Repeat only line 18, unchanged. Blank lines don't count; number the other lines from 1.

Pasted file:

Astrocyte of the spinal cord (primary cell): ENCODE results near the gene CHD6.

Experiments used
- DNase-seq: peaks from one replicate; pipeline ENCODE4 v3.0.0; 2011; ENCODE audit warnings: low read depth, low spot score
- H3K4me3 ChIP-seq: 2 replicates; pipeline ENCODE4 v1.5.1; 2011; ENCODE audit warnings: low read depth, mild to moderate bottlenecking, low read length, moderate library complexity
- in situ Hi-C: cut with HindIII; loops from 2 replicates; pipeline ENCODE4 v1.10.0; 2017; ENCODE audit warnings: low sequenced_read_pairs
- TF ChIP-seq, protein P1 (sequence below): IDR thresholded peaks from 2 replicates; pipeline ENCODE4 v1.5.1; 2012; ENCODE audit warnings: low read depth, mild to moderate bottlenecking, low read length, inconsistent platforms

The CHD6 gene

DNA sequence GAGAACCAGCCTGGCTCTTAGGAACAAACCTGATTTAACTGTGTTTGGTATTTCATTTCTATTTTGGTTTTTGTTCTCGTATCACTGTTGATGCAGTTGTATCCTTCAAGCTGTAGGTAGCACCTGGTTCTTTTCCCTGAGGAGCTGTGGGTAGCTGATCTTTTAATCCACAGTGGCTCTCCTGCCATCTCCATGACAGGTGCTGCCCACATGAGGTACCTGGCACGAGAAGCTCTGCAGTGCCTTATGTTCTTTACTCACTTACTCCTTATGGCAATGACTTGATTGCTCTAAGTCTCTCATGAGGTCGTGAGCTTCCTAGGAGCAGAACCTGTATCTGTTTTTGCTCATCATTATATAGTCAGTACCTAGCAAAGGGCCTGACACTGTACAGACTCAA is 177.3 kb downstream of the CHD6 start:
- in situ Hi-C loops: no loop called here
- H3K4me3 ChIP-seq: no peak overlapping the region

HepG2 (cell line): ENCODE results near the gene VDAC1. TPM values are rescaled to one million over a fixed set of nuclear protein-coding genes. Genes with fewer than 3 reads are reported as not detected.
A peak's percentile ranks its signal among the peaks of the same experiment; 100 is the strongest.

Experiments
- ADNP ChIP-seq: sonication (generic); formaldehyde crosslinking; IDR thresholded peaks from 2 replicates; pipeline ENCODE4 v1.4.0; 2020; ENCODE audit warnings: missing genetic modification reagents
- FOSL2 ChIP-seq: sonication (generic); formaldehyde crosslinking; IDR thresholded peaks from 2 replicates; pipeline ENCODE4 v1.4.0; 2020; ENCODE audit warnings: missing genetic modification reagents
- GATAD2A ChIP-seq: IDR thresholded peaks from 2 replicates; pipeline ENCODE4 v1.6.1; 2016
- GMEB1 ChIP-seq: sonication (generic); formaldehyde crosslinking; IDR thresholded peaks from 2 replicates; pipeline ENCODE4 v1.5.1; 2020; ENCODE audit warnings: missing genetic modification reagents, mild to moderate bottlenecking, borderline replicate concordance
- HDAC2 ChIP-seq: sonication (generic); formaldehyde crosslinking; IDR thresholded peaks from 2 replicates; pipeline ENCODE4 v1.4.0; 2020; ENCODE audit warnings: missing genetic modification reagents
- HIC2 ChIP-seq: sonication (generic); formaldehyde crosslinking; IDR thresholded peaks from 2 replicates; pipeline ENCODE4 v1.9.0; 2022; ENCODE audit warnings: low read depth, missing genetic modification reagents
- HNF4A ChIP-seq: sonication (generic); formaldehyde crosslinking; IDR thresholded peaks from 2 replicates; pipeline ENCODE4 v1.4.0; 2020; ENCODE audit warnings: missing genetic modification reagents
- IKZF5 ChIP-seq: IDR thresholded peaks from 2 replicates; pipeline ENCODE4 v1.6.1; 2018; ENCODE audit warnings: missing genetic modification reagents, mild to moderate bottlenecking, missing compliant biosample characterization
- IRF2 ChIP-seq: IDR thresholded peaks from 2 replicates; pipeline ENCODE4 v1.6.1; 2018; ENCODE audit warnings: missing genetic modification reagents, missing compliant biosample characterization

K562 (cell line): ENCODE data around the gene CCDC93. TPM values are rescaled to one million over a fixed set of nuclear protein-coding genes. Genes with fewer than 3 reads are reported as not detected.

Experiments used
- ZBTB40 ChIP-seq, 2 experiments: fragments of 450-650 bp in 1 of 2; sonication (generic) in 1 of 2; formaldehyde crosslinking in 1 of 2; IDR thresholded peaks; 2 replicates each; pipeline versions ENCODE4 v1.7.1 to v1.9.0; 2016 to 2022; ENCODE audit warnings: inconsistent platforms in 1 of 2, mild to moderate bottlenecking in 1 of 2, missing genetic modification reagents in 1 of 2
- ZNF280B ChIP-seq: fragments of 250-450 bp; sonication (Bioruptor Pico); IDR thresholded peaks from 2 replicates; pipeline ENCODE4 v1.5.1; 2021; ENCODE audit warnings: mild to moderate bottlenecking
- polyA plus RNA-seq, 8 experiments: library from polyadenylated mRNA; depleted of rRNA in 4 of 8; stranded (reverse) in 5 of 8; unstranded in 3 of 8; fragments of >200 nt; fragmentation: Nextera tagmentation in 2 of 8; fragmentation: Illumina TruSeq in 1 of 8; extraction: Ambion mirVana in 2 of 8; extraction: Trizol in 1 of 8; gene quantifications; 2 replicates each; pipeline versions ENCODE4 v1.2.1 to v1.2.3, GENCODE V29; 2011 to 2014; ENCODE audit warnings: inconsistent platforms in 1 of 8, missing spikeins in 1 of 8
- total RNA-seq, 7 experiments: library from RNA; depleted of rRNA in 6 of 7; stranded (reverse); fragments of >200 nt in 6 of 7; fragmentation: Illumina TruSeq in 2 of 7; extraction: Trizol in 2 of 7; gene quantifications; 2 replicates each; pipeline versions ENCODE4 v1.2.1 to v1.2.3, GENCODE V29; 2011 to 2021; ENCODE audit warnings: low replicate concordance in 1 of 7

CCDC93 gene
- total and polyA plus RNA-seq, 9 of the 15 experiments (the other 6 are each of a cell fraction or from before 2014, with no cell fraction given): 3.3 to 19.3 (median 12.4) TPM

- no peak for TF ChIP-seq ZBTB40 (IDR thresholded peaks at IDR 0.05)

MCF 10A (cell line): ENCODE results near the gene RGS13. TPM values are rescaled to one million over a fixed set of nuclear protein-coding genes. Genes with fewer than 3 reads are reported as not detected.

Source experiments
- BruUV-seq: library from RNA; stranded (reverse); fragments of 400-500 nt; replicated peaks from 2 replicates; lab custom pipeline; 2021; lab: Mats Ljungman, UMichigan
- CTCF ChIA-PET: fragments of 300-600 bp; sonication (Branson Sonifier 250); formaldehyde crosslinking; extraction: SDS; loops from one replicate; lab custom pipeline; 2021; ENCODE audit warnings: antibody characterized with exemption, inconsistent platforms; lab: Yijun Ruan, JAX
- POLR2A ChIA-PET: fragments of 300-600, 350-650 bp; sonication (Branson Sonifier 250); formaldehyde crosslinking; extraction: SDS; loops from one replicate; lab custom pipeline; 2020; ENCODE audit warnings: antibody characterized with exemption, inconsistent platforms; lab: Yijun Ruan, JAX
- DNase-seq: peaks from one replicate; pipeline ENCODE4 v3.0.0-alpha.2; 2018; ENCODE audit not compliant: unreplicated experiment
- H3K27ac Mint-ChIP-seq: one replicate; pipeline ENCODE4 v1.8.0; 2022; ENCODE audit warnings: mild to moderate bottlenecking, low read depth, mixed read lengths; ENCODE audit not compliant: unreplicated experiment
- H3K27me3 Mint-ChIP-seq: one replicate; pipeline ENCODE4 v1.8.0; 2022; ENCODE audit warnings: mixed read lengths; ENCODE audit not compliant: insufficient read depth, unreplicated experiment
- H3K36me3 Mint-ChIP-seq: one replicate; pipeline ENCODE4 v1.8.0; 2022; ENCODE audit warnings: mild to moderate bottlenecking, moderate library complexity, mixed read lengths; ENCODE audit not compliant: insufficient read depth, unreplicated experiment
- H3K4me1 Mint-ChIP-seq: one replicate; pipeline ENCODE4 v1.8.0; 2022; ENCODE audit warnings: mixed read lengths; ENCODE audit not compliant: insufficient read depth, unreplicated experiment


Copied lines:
- HDAC2 ChIP-seq: sonication (generic); formaldehyde crosslinking; IDR thresholded peaks from 2 replicates; pipeline ENCODE4 v1.4.0; 2020; ENCODE audit warnings: missing genetic modification reagents